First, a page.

A young boy wants to see the latest Laurel and Hardy movie, but he's given away his allowance to help Jewish refugees, thousands of them flooding in from Poland hoping to escape the Nazis.
Solly decides to hit up his aunt for a loan, one Lithuanian coin for the movie. At his aunt's shop a stranger overhears Solly's request and spontaneously offers the boy two coins. On impulse, the boy invites the stranger to his family's first night of Chanukah celebration.
That's how the Japanese Consul to Lithuania Chiune Sugihara came to attend Jewish Chanukah.
The following summer, Sugihara and his wife and children, woke one morning in mid-July to an enormous clamor outside. Peering out the window, they saw scores of people crowded up against the consulate fence. They were Jewish refugees desperate to flee the Nazis.
Jewish refugees trying to escape
Three times Chiune Sugihara wired Tokyo for permission to issue the Jewish refugees visas. Three times he was denied. He discussed the situation with his wife and children. "I spent an entire night plunged in thought," he wrote later.
"I could have refused to issue them, but would that, in the end, have truly been in Japan’s national interest? I came to the conclusion, after racking my brain, that the spirit of humane and charitable action takes precedence above all else," he wrote in is 1984 memoir. "“I am convinced to this day that I took that path of action faithfully, putting my job on the line, without fear or trepidation in my heart.”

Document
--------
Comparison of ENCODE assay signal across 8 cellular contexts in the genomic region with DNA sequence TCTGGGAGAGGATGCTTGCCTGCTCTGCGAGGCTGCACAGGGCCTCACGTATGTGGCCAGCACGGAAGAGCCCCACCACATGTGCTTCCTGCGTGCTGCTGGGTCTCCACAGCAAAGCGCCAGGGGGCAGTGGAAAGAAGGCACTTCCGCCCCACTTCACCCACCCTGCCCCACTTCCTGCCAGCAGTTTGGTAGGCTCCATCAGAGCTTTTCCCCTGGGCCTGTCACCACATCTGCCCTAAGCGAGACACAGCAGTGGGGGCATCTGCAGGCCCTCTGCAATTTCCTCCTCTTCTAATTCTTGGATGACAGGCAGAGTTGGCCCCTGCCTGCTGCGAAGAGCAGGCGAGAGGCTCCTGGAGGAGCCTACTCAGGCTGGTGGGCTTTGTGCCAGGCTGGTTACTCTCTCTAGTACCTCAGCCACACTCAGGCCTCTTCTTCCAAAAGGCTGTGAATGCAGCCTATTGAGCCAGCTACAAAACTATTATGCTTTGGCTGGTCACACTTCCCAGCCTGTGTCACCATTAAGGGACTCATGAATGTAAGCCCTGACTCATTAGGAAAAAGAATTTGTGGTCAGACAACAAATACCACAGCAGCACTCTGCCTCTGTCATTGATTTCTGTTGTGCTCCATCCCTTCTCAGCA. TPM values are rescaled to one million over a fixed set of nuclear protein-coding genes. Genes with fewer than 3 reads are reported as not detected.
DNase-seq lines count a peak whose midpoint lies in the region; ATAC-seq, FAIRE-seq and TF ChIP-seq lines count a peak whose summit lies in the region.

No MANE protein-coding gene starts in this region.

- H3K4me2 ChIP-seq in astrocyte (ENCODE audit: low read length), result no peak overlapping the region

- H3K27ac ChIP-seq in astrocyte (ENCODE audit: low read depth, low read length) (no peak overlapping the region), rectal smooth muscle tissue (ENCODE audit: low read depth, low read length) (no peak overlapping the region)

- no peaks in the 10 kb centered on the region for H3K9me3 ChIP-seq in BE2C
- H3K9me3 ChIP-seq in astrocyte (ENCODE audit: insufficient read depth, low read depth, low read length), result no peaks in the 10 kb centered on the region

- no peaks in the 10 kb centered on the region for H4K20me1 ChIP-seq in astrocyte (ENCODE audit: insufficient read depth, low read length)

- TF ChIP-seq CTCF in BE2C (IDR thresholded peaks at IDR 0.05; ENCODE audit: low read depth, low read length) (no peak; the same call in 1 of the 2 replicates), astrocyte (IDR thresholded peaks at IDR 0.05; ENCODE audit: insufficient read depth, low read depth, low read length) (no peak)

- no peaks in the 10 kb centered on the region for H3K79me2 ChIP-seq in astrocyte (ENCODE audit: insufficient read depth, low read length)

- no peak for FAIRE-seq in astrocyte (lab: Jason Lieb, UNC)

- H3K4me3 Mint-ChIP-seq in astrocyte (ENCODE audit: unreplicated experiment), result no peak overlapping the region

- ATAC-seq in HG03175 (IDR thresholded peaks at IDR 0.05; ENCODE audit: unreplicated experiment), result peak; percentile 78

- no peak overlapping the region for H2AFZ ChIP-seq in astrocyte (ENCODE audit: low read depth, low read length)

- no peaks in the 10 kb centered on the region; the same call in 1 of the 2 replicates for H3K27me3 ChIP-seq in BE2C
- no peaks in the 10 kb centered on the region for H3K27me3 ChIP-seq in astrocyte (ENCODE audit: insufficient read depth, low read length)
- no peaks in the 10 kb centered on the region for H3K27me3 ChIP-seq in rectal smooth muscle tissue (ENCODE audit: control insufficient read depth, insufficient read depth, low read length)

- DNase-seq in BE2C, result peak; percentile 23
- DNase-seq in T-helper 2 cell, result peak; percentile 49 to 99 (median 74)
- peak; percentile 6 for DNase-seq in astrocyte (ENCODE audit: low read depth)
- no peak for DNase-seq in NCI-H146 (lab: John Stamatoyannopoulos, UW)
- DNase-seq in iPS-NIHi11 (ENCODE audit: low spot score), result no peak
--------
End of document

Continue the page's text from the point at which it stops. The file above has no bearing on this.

For 29 days, from July 31 to August 28, 1940, they wrote and signed visas by hand, more than 300 a day. Yukiko made him sandwiches, when Sugihara refused to stop for meals. Jewish refugees lined outside waiting and when some climb over the consulate fence, Sugihara paused to go out and promise he was doing all he could to help them.
"They were human beings and they needed help," he said later. "I'm glad I found the strength to make the decision to give it to them."
Sugihara was a religious man and believed in a universal God of all people. He was fond of saying, "I may have to disobey my government, but if I don't I would be disobeying God."
Sugihara is credited with saving some 6000 Jews from the Nazis.
As for Sugihara's young friend...most of Solly's family was murdered in the Holocaust. But Solly and his father survived in one of the outer camps of Dachau. Ironically, in May 1945, Solly was liberated by Japanese American soldiers of the 522nd Field Artillery Battalion, men who had been interned in their own country.
Thanks to the Japan Times and the Jewish Virtual Library for photos and information.